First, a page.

OPINION: Why Outstanding Senior is Overrated

OPINION: Why Outstanding Senior is Overrated

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As the homecoming game approaches on October 7th, alumni flock to their alma mater, first years prepare for the inevitable 15 pound weight gain from McDougal’s chicken, and parents enthusiastically buy a third set of gold pom poms. Seniors, however, fake smiles and cheers as their peers are acknowledged for accomplishing the “Most Outstanding Senior” title. However, what many do not realize is that the process of picking Vanderbilt’s most outstanding senior is inherently flawed.

Beginning with a nomination from a student organization, or occasionally a faculty member, the selection starts with what is essentially a popularity contest. Within organizations, many administer a democratic vote to most fairly choose their nominee. More often than not, the executive board, composed of seniors, delivers a poll for members to choose among those considered; ironically, the person nominated is often the one leading the vote in the first place. If, however, the organization is more discreet in their biases, an underclassmen will conduct the vote. The result is the same- the more name recognition garnered by a member the more votes he or she receives.

The requirement of nomination by an organization is rooted in privilege. Most clubs meet after the end of the school day or on weekends. These times, however, are the same times available for students to work for an income. Students who must work to sustain themselves will likely be involved in fewer clubs than those with free nights and weekends. Thus, the sheer number of clubs students of lower socioeconomic status are able to join puts them at a decreased likelihood of nomination. Because students who work cannot participate in as many clubs, it is likely that those who are nominated do not reflect this population. This truth perpetuates the stereotype that Vanderbilt’s student population is, inherently, wealthy. Of course, many students who do not meet this stereotype are pushing boundaries and becoming campus leaders, but the likelihood is not as high. Labelling a student involved in multiple clubs as the “most” outstanding infers superiority over those who worked four jobs while maintaining a 4.0 GPA. While both are certainly outstanding, only one meets Vanderbilt’s definition.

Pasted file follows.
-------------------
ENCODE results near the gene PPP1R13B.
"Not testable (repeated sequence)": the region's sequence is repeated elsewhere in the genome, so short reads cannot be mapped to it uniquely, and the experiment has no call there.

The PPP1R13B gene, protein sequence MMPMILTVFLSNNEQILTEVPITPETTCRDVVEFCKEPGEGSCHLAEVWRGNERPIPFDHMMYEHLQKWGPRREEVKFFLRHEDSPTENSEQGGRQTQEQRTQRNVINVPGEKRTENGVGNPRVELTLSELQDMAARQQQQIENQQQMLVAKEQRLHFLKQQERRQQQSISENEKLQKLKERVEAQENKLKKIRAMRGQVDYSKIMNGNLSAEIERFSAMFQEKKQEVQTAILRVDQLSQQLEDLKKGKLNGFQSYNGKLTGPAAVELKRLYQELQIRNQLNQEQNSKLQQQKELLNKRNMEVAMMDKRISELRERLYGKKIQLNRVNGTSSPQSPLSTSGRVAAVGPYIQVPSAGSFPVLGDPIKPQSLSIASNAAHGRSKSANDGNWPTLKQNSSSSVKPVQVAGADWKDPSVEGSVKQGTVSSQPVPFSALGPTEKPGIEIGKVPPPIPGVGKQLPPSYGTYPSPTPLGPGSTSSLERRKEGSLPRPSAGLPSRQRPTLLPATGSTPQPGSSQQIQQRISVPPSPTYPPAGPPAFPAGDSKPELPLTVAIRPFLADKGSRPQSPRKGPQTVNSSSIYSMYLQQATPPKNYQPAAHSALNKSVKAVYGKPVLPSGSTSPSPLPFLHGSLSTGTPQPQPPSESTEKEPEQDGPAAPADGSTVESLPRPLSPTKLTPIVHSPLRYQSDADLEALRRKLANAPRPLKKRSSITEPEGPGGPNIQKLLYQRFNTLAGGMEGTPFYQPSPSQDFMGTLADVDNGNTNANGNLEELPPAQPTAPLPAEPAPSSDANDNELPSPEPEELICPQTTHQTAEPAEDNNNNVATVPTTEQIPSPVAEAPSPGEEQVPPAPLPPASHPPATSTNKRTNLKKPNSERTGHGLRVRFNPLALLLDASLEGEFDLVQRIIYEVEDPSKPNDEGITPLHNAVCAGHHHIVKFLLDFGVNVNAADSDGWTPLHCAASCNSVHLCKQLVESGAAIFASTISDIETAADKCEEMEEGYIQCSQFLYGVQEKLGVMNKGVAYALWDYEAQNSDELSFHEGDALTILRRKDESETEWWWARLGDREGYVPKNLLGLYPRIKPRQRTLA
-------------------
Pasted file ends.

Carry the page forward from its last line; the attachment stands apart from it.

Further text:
After an interview round with three staff and faculty members to narrow down nominees, the last step in the outstanding senior selection process includes publishing perfectly lit headshots and allowing students to vote on who they believe is the most qualified. Unlike previous years, the 2017 Outstanding Senior contest did not have biographies visibly attached to each candidate’s name, so voting was based almost entirely off of name recognition unless you noticed a small “i” icon next to the names and clicked each. While many students would like the outstanding senior to represent the student body, it is difficult to decipher who is positioned to do that without some sort of obvious description of involvement. With the student body left to select their most outstanding senior representative via vote, the entire process is turned, once again, into nothing more than a popularity contest. While this alone has its own merit, perhaps “Vanderbilt’s Most Popular Senior” is more appropriate considering the selection routine.

Thankfully, the Vanderbilt’s Most Outstanding Senior contest is becoming increasingly diverse with each year, and the nominees continue to inspire. Each nominee is truly outstanding and has a monumental impact on Vanderbilt’s campus. After three full years at an elite university, every fourth year Vanderbilt student is qualified to walk the field at homecoming under the “Outstanding Senior” title. No matter the club involvement or leadership positions, every single student contributed uniquely to the special environment and culture of Vanderbilt. Nominated or not, each senior at Vanderbilt is outstanding.

About author

Alexandra Doten

Allie is a Vanderbilt University junior majoring in Human and Organizational Development. Allie has a passion for domestic political issues, particularly those pertaining to racial and gender inequalities, as well as other human rights problems. She works for NASA during her breaks from school, where she participates in Students Against Modern Slavery, Vanderbilt Protecting Animal Welfare Society, Kappa Delta sorority, Vanderbilt Democrats, and Vanderbilt feminists in addition to her role with the Vanderbilt Political Review. In her free time, Allie watches too many 80’s movies and frequents Chipotle.

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